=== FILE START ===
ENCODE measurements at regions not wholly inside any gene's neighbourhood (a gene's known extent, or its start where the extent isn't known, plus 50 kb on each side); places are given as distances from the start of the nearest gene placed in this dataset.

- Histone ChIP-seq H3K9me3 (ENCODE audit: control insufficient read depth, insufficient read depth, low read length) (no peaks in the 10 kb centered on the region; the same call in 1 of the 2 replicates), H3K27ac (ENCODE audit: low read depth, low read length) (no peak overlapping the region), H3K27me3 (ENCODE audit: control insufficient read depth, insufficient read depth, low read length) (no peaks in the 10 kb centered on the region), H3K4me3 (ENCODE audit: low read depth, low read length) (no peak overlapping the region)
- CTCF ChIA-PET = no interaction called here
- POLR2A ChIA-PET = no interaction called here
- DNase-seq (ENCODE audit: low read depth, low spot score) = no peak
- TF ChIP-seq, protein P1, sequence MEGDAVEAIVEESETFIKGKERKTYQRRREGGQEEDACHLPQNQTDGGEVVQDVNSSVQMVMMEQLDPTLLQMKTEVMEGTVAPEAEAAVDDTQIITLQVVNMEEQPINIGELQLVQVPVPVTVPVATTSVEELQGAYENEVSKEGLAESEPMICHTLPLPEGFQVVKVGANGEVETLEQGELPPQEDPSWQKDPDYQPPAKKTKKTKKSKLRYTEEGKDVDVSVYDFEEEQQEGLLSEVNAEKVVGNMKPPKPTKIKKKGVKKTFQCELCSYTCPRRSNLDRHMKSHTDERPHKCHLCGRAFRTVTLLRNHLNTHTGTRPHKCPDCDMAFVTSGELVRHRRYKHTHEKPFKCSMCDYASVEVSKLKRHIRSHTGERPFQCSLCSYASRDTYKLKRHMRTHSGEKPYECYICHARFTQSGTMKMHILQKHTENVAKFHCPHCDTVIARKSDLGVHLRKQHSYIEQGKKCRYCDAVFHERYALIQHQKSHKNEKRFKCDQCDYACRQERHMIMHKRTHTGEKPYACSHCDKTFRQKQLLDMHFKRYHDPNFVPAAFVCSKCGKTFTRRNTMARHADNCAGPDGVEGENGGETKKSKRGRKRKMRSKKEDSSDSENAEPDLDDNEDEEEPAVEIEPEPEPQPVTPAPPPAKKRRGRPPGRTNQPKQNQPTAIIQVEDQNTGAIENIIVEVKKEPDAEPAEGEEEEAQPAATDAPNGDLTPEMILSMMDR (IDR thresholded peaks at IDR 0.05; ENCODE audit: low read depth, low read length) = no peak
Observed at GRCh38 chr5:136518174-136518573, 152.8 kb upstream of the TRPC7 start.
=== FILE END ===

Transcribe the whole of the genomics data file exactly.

ENCODE measurements at regions not wholly inside any gene's neighbourhood (a gene's known extent, or its start where the extent isn't known, plus 50 kb on each side); places are given as distances from the start of the nearest gene placed in this dataset.

- Histone ChIP-seq H3K9me3 (ENCODE audit: control insufficient read depth, insufficient read depth, low read length) (no peaks in the 10 kb centered on the region; the same call in 1 of the 2 replicates), H3K27ac (ENCODE audit: low read depth, low read length) (no peak overlapping the region), H3K27me3 (ENCODE audit: control insufficient read depth, insufficient read depth, low read length) (no peaks in the 10 kb centered on the region), H3K4me3 (ENCODE audit: low read depth, low read length) (no peak overlapping the region)
- CTCF ChIA-PET = no interaction called here
- POLR2A ChIA-PET = no interaction called here
- DNase-seq (ENCODE audit: low read depth, low spot score) = no peak
- TF ChIP-seq, protein P1, sequence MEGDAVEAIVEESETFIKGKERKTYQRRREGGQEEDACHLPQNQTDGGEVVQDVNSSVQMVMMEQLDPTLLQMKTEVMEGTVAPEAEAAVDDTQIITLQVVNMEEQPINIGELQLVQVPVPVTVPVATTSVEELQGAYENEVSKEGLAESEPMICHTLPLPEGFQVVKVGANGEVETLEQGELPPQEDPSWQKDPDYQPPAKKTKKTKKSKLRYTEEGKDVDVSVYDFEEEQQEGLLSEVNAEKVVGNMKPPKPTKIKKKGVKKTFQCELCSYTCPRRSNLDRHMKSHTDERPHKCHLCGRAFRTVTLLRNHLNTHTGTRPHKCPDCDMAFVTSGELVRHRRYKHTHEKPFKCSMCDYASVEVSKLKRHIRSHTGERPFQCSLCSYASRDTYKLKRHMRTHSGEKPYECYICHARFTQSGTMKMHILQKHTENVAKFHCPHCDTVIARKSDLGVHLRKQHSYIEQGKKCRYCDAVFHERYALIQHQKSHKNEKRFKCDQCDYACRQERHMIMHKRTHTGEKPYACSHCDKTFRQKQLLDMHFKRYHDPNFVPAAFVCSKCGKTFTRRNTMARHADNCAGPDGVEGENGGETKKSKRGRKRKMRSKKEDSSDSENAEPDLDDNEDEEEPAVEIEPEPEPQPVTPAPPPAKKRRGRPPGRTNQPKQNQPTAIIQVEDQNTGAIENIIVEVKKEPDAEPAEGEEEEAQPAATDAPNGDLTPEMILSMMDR (IDR thresholded peaks at IDR 0.05; ENCODE audit: low read depth, low read length) = no peak
Observed at GRCh38 chr5:136518174-136518573, 152.8 kb upstream of the TRPC7 start.